It was rumored that the ferry service was raising prices, so I stopped in a couple of weeks ago to see about advance season passes. Bought them at the old rate and verified they will still be honored once the new rate goes into effect. Saved $320 on summer 2018 already Smiley Happy

Message 15 of 19
arkane
Established Contributor

Re: How to get out of debt? Personal Loan?


@Anonymous wrote:

Nickels and dimes add up REALLY fast.

 

In 2017 I signed up with StashInvest to strictly use whenever I "just said no" to something I was just about to buy (say Starbucks) or when I made a list to buy things (groceries, clothes) and came in under my budget.  I would immediately send the $$$ that I didn't spend at Starbucks, or send the difference between my projected spend and my actual spend.

 

After a year, I put away almost $1400 into StashInvest and my portfolio grew by 12% or so.  $1560 over a year just in nickels and dimes.  $3.83 per day in money saved.   About 22 cents per waking hour turned into $1560.

 

It is absolutely stunning to see that in 10 years, assuming similar growth, I could have $27,000 socked away -- 22 cents per waking hour in avoiding my habit spend or savings pennies here and there on grocery purchases.

 

When I still sold t-shirts online (one of my many businesses back when I worked) we did a test on one VERY popular product we sold for $9.00.  We lowered the price to $8.99 and sales went up IMMEDIATELY by almost 6%.  It never dropped, so we raised the price to $9.99 and sales were consistently 15% more than at $9.  People see $8.99 and think it's a better value than $9.00, but oddly people see $9.99 and think it's a better value than $10.00 or $9.00.

 

Those $30 video games you bought are probably priced at $29.99, right?


StashInvest sounds intriguing, will have to look into it.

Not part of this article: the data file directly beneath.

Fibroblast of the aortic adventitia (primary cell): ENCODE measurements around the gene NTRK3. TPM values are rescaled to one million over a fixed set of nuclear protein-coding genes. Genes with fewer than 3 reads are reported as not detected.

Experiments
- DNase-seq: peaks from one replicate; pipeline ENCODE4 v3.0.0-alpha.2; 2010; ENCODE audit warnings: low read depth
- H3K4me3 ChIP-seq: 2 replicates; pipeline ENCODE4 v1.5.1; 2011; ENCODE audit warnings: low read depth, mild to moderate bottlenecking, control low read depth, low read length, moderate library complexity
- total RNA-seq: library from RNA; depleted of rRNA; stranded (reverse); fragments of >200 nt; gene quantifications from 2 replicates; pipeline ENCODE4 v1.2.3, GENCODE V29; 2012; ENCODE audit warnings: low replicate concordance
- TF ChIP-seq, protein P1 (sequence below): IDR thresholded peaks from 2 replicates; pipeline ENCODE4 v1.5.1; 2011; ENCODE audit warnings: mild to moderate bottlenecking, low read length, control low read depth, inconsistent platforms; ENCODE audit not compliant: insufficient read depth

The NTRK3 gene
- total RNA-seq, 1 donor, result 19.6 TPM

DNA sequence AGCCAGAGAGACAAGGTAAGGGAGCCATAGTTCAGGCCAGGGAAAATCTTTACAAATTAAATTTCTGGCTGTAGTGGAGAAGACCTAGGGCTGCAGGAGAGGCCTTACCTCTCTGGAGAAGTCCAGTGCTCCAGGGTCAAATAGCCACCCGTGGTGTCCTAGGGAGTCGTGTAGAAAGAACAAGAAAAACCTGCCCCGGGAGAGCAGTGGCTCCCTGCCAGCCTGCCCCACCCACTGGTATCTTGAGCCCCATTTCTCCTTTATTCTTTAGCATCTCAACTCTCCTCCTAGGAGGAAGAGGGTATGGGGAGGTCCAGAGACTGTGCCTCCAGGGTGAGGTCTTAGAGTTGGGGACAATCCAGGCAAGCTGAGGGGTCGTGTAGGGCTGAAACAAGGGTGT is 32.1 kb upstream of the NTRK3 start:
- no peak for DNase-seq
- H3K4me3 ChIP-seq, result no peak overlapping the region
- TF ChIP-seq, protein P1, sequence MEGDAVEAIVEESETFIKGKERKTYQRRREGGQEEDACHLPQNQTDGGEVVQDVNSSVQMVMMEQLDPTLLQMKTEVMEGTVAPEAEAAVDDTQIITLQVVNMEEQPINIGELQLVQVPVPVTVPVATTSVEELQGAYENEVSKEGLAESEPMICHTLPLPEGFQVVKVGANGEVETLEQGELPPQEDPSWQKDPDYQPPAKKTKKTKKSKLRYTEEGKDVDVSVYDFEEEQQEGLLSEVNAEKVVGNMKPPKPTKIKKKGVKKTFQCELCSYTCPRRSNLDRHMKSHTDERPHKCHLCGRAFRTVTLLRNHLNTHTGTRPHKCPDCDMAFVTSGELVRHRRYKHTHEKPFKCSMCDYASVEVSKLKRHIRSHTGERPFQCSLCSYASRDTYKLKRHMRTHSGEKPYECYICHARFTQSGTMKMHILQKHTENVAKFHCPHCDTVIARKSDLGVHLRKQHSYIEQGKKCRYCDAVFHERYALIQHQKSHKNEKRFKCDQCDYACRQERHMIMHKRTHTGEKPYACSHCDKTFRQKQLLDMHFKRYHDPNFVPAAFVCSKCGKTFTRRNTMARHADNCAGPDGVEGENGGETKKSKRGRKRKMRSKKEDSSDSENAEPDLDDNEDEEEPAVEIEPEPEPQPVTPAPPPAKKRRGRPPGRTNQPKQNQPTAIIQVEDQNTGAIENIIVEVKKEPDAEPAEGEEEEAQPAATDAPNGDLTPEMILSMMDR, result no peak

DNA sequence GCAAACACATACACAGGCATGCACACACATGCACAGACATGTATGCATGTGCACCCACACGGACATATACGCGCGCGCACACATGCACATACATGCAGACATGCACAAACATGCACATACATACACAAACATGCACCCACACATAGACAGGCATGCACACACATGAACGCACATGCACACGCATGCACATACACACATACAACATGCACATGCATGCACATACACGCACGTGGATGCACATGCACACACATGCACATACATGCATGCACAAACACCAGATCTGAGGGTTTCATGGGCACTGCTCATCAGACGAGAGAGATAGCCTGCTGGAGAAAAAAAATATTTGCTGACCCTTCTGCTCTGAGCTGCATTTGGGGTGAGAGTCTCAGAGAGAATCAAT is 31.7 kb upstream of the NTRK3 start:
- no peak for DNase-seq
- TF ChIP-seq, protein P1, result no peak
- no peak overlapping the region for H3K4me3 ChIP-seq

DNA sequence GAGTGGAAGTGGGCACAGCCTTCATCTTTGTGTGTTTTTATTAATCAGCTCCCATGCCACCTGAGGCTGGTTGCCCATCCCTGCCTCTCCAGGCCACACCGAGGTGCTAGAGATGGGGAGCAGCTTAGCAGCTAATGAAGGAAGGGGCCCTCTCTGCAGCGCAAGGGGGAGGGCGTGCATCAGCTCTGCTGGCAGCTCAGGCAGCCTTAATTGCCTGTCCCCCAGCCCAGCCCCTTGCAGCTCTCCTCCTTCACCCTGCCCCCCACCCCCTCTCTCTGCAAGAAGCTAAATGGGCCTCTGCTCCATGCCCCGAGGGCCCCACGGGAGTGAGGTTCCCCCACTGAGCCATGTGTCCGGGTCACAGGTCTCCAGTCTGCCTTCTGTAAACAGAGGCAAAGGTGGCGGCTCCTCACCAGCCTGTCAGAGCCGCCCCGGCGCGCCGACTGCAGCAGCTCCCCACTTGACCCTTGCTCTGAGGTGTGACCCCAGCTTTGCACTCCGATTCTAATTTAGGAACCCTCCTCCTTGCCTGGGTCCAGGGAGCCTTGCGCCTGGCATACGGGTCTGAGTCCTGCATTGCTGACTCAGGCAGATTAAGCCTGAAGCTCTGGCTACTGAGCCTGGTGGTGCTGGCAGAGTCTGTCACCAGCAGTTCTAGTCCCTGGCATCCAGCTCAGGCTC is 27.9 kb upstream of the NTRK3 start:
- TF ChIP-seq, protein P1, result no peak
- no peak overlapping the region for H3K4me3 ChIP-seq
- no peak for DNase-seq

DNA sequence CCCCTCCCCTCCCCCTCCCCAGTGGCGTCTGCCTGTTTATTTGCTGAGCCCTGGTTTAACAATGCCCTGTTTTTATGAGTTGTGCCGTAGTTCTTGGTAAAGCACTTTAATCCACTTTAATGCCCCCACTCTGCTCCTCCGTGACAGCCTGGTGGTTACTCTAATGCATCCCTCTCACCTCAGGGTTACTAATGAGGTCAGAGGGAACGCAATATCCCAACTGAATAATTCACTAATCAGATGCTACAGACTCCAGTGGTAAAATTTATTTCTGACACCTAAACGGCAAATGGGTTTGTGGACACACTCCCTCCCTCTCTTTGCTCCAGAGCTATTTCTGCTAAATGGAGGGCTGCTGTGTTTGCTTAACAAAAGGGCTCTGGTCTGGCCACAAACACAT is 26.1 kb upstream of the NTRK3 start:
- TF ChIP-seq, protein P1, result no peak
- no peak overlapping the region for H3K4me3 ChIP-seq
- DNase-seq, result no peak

And yeah the power of that .99, really screws with your perception. Even after becoming aware of the mind game many years back, I still have to make a conscious effort to remind myself to round UP instead of rounding down. 

 

Yeah those games were $29.99, but that's not why I bought them. They're typically $60 a piece, but Steam runs sales every now and then, and I caved in to the 50% off temptation. To be fair I still did get value out of them, but if I were honest I probably wouldn't have bought 3 of those if they weren't half off. 

 

Actually those aren't even the worst. I have a penchant for buying "collector's editions" which cost 50-200% more. I rummage through the contents a few times, ooooh and ahhh at how shiny everything is and promptly SD them. Smiley Sad Now that is an egregious waste of good money. 

Active:

Closed:


6/8/20:

Message 16 of 19
Anonymous
Not applicable

Re: How to get out of debt? Personal Loan?


@arkane wrote:


StashInvest sounds intriguing, will have to look into it. 

  

Actually those aren't even the worst. I have a penchant for buying "collector's editions" which cost 50-200% more. I rummage through the contents a few times, ooooh and ahhh at how shiny everything is and promptly SD them. Smiley Sad Now that is an egregious waste of good money. 


<mod edit - sorry, that's not allowed here>  It's a fantastic app, I use it daily.

 

I haven't played a video game in years mostly because of the financial cost.  One thing I used to do back in my no-credit days was save my quarters up and once I had $20 in quarters I would walk to the local pub and play pinball machine games (no alcohol).  Was a fun way to pass the afternoon.

 

I started a pinball share club in my area and we're up to 16 games now and we all throw in $100 a month to cover buying new ones and maintaining old ones.  I am on 3 month hiatus from the club (we have 24 members who rotate every 2-3 months and 8 of us go a quarter without a machine).  $2400 sounds like a lot but those machines are cranky and break a lot, lol.  The Pachinko machine has cost us more than we've put into it individually.  

Message 17 of 19
UncleB
Credit Mentor

Re: How to get out of debt? Personal Loan?

Just a friendly reminder that we can't promote/discuss sharing referral codes on the forums.

 

Thanks,

--UB

Message 18 of 19
Anonymous
Not applicable

Re: How to get out of debt? Personal Loan?

Oops, didn't realize that.  Thought we couldn't post them publicly.  Noted!

Message 19 of 19
Advertiser Disclosure: The offers that appear on this site are from third party advertisers from whom FICO receives compensation.